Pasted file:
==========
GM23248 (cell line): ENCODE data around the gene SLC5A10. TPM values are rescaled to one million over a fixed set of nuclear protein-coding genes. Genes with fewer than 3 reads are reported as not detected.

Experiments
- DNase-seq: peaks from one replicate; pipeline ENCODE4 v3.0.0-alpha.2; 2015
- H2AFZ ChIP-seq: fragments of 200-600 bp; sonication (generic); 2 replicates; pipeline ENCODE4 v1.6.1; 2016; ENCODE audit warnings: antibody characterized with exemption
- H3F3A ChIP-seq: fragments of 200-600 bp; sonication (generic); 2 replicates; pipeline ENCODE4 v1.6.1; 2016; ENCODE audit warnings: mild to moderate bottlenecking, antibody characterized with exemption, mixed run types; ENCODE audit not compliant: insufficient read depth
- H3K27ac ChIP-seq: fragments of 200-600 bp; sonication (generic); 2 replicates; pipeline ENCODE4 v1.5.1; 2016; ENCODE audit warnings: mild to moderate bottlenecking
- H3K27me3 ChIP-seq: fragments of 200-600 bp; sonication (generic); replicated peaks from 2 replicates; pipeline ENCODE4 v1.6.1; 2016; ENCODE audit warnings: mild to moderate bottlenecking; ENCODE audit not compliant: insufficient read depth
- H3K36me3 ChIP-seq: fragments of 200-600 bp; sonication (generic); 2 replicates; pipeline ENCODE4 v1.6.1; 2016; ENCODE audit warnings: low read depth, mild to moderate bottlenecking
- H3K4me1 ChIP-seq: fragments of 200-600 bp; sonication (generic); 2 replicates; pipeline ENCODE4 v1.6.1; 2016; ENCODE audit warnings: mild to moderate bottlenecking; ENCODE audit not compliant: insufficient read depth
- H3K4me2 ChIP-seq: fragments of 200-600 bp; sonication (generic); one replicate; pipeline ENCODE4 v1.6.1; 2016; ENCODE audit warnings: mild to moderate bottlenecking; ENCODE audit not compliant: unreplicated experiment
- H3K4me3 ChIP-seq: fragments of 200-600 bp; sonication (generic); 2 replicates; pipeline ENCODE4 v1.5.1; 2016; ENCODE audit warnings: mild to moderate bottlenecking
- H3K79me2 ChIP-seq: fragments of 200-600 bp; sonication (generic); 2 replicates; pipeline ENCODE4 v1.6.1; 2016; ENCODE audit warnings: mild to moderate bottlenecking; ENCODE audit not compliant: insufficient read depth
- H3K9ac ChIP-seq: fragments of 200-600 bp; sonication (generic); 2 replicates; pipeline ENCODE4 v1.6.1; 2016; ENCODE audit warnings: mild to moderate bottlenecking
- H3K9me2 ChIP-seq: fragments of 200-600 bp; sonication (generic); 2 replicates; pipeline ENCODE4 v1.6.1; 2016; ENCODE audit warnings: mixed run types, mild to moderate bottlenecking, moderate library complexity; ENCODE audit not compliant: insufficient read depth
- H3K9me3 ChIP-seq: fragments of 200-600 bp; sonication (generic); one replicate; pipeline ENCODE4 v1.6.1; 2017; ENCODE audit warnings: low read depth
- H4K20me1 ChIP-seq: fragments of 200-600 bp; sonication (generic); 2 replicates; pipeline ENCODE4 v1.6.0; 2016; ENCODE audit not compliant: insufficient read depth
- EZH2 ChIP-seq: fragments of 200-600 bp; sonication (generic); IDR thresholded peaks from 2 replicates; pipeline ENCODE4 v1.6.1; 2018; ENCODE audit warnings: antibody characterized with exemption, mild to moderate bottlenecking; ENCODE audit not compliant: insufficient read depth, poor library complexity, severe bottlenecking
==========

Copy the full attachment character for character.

GM23248 (cell line): ENCODE data around the gene SLC5A10. TPM values are rescaled to one million over a fixed set of nuclear protein-coding genes. Genes with fewer than 3 reads are reported as not detected.

Experiments
- DNase-seq: peaks from one replicate; pipeline ENCODE4 v3.0.0-alpha.2; 2015
- H2AFZ ChIP-seq: fragments of 200-600 bp; sonication (generic); 2 replicates; pipeline ENCODE4 v1.6.1; 2016; ENCODE audit warnings: antibody characterized with exemption
- H3F3A ChIP-seq: fragments of 200-600 bp; sonication (generic); 2 replicates; pipeline ENCODE4 v1.6.1; 2016; ENCODE audit warnings: mild to moderate bottlenecking, antibody characterized with exemption, mixed run types; ENCODE audit not compliant: insufficient read depth
- H3K27ac ChIP-seq: fragments of 200-600 bp; sonication (generic); 2 replicates; pipeline ENCODE4 v1.5.1; 2016; ENCODE audit warnings: mild to moderate bottlenecking
- H3K27me3 ChIP-seq: fragments of 200-600 bp; sonication (generic); replicated peaks from 2 replicates; pipeline ENCODE4 v1.6.1; 2016; ENCODE audit warnings: mild to moderate bottlenecking; ENCODE audit not compliant: insufficient read depth
- H3K36me3 ChIP-seq: fragments of 200-600 bp; sonication (generic); 2 replicates; pipeline ENCODE4 v1.6.1; 2016; ENCODE audit warnings: low read depth, mild to moderate bottlenecking
- H3K4me1 ChIP-seq: fragments of 200-600 bp; sonication (generic); 2 replicates; pipeline ENCODE4 v1.6.1; 2016; ENCODE audit warnings: mild to moderate bottlenecking; ENCODE audit not compliant: insufficient read depth
- H3K4me2 ChIP-seq: fragments of 200-600 bp; sonication (generic); one replicate; pipeline ENCODE4 v1.6.1; 2016; ENCODE audit warnings: mild to moderate bottlenecking; ENCODE audit not compliant: unreplicated experiment
- H3K4me3 ChIP-seq: fragments of 200-600 bp; sonication (generic); 2 replicates; pipeline ENCODE4 v1.5.1; 2016; ENCODE audit warnings: mild to moderate bottlenecking
- H3K79me2 ChIP-seq: fragments of 200-600 bp; sonication (generic); 2 replicates; pipeline ENCODE4 v1.6.1; 2016; ENCODE audit warnings: mild to moderate bottlenecking; ENCODE audit not compliant: insufficient read depth
- H3K9ac ChIP-seq: fragments of 200-600 bp; sonication (generic); 2 replicates; pipeline ENCODE4 v1.6.1; 2016; ENCODE audit warnings: mild to moderate bottlenecking
- H3K9me2 ChIP-seq: fragments of 200-600 bp; sonication (generic); 2 replicates; pipeline ENCODE4 v1.6.1; 2016; ENCODE audit warnings: mixed run types, mild to moderate bottlenecking, moderate library complexity; ENCODE audit not compliant: insufficient read depth
- H3K9me3 ChIP-seq: fragments of 200-600 bp; sonication (generic); one replicate; pipeline ENCODE4 v1.6.1; 2017; ENCODE audit warnings: low read depth
- H4K20me1 ChIP-seq: fragments of 200-600 bp; sonication (generic); 2 replicates; pipeline ENCODE4 v1.6.0; 2016; ENCODE audit not compliant: insufficient read depth
- EZH2 ChIP-seq: fragments of 200-600 bp; sonication (generic); IDR thresholded peaks from 2 replicates; pipeline ENCODE4 v1.6.1; 2018; ENCODE audit warnings: antibody characterized with exemption, mild to moderate bottlenecking; ENCODE audit not compliant: insufficient read depth, poor library complexity, severe bottlenecking